By Terri Klein
Two recently conducted studies point to increased acceptance and support of acupuncture’s use in Western medicine. The first was a study released in the widely respected Evidence-Based Complementary and Alternative Medicine. The study revealed that, based on information collected by the U.S. Census Bureau, far more Americans in every age and demographic group are using acupuncture as an adjunctive treatment with traditional medicine.
As if to add weight and emphasis to support those results, the Archives of Internal Medicine has just published a study that specifically looked at the effectiveness of using Acupuncture to treat COPD (chronic obstructive pulmonary disease), an irreversible condition that makes breathing difficult, particularly exhaling. The study was conducted in Japan at Kyoto University, and measured the impact of acupuncture on a group of 68 COPD patients.
Patients with COPD generally experience a variety of symptoms, including a chronic cough, frequent respiratory infections, and shortness of breath. The study specifically measured the impact of twelve weekly acupuncture treatments on the patients’ ability to breathe after walking a specific distance; it also measured improvement or decreases in the distance that the patients were able to walk. The patients were already being treated using traditionally medication, and that medical course was not altered.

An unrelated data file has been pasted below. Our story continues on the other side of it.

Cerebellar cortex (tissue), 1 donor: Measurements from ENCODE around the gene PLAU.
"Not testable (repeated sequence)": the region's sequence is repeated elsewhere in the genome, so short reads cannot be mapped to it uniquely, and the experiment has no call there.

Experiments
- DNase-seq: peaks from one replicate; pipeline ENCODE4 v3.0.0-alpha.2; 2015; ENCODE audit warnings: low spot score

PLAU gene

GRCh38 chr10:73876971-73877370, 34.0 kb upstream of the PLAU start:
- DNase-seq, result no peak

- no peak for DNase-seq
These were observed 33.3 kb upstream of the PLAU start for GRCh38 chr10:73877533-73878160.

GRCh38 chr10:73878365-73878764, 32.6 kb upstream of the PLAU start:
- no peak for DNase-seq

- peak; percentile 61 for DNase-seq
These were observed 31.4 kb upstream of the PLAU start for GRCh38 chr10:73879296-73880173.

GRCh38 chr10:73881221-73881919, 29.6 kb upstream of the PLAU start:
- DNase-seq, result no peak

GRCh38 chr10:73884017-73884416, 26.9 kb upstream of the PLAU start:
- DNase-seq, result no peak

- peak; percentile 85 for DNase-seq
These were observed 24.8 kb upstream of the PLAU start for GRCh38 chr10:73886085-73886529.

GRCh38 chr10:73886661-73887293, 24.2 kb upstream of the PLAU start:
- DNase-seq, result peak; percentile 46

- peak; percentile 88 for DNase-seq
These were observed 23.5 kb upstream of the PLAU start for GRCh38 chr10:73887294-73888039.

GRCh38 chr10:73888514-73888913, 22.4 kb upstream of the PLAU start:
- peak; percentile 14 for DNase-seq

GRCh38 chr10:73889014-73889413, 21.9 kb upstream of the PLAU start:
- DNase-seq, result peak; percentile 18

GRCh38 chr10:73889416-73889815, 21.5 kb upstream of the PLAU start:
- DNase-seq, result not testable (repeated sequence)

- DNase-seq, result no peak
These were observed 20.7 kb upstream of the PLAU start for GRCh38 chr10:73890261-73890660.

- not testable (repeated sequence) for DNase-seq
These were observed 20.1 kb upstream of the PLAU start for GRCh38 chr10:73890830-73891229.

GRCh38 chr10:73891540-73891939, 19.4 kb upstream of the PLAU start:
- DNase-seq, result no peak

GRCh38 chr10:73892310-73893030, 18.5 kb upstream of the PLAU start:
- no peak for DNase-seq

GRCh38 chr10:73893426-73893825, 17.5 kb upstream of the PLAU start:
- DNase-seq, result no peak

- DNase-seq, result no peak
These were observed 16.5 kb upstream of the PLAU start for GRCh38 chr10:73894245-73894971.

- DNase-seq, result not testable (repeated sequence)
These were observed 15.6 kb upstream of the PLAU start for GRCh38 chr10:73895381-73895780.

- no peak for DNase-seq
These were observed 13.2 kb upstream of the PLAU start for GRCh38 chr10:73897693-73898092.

Although the study did not indicate a specific medical mechanism at work, it clearly show marked improvement in the patients who received the acupuncture treatment versus those who were in the placebo group. Over the course of the twelve week period, the patients who received placebo treatments actually experienced an increase in their shortness of breath and were no longer able to walk the same distance that they had at the beginning of the study. By contrast, not only did the group who received the traditional needling treatment show decreased shortness of breath, they actually increased the distance that they were able to walk by almost ten percent. One researcher suggested that the difference may have been attributable to the relaxation of some of the previously stressed respiratory muscles as a result of the treatment.
One of the most notable comments about the results came after a researcher from another university reviewed the study. “We don’t know if this is going to extend life, but the study suggests it improves quality of life,” said Dr. George Lewith, from the University of Southampton in England.”If I had enough money and I was the patient, I would give acupuncture a try